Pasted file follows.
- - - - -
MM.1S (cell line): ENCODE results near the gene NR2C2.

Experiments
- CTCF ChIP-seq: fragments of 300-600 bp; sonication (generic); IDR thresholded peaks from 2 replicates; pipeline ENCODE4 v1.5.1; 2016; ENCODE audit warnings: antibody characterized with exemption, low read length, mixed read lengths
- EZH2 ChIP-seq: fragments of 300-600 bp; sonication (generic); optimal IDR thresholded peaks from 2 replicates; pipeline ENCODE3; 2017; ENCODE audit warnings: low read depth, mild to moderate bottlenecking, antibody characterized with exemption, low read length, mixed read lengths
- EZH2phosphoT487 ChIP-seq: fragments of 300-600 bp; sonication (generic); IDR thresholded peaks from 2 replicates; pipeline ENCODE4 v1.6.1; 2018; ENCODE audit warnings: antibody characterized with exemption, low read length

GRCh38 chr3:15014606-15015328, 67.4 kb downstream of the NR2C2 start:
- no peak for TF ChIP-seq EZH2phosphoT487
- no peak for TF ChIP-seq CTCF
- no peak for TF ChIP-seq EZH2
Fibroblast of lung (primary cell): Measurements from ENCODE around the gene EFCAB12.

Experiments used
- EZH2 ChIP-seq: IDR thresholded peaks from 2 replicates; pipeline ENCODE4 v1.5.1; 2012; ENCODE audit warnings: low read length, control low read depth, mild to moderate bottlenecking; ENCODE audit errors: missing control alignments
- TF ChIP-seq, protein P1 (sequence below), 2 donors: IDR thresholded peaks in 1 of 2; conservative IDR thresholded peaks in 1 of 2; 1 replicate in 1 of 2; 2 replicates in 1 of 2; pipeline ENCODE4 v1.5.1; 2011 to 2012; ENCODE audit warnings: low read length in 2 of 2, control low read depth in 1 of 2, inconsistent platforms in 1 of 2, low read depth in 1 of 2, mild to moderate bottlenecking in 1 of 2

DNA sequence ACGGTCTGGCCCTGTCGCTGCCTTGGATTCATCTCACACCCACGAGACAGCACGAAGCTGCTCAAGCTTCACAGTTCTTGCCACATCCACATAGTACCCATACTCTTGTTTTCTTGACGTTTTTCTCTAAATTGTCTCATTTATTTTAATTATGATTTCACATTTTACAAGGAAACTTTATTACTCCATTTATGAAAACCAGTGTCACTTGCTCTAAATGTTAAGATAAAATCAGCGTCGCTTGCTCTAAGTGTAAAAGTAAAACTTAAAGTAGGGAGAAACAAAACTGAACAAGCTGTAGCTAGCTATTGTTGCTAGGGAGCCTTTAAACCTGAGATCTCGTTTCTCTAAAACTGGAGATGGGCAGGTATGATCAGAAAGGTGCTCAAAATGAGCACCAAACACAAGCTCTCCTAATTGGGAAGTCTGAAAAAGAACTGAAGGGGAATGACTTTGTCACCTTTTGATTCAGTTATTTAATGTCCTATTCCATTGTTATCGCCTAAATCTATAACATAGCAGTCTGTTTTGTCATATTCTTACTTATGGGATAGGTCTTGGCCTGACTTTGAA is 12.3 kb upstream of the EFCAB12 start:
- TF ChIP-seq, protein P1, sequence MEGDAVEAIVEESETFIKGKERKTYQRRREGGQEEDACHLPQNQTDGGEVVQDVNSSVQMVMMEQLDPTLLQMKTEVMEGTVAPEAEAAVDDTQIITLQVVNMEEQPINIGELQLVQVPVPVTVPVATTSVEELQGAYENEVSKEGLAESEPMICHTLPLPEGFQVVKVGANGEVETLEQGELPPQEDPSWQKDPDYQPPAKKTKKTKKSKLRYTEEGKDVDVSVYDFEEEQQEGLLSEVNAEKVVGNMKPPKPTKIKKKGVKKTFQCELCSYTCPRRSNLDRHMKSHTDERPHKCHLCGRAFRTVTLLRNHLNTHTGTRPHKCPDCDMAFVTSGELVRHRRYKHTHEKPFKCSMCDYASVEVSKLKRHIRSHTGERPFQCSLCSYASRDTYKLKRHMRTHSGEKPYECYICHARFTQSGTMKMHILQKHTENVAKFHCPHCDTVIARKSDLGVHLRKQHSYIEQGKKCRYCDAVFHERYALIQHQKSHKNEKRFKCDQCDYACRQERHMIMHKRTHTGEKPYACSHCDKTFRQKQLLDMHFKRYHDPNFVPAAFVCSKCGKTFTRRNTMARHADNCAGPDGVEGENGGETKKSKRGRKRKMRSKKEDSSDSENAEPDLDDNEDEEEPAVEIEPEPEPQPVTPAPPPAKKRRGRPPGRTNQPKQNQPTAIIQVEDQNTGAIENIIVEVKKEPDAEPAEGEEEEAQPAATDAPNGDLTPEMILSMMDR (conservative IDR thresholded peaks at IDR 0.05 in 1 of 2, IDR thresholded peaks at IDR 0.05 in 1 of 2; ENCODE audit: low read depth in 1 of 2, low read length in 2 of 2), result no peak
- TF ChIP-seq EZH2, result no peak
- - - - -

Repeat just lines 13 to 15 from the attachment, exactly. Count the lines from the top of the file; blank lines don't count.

- TF ChIP-seq, protein P1 (sequence below), 2 donors: IDR thresholded peaks in 1 of 2; conservative IDR thresholded peaks in 1 of 2; 1 replicate in 1 of 2; 2 replicates in 1 of 2; pipeline ENCODE4 v1.5.1; 2011 to 2012; ENCODE audit warnings: low read length in 2 of 2, control low read depth in 1 of 2, inconsistent platforms in 1 of 2, low read depth in 1 of 2, mild to moderate bottlenecking in 1 of 2

DNA sequence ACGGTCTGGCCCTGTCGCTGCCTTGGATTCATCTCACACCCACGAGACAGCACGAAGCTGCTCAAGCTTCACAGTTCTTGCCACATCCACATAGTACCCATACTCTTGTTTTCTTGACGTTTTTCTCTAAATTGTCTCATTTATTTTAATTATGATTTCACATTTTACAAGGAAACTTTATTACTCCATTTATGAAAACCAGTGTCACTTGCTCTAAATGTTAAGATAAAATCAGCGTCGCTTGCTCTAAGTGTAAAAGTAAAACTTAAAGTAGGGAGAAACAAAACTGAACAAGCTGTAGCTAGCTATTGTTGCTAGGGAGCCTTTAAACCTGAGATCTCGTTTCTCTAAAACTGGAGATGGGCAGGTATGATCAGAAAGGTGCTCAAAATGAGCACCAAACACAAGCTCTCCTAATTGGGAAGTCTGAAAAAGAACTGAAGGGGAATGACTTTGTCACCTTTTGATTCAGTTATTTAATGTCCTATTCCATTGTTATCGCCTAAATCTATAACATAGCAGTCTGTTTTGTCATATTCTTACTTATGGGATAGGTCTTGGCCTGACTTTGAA is 12.3 kb upstream of the EFCAB12 start:
- TF ChIP-seq, protein P1, sequence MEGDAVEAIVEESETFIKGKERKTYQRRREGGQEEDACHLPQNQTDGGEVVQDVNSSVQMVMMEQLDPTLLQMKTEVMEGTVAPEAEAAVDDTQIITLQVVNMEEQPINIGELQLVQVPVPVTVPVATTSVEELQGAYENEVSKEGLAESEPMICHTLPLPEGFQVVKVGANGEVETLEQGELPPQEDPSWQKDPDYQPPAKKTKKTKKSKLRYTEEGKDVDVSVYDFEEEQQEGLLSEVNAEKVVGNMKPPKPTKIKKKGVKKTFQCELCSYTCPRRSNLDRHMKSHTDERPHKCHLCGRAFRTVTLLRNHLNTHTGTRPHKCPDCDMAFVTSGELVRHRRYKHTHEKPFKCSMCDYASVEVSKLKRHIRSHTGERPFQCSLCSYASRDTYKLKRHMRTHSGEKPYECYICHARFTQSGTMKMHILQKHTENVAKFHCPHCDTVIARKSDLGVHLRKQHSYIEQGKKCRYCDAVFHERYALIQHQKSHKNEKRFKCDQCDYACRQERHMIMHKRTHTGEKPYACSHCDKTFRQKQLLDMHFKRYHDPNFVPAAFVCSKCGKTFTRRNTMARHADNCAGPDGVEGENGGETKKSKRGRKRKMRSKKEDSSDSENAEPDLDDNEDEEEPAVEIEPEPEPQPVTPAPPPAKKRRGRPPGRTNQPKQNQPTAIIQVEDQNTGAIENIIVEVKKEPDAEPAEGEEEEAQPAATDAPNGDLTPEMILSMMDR (conservative IDR thresholded peaks at IDR 0.05 in 1 of 2, IDR thresholded peaks at IDR 0.05 in 1 of 2; ENCODE audit: low read depth in 1 of 2, low read length in 2 of 2), result no peak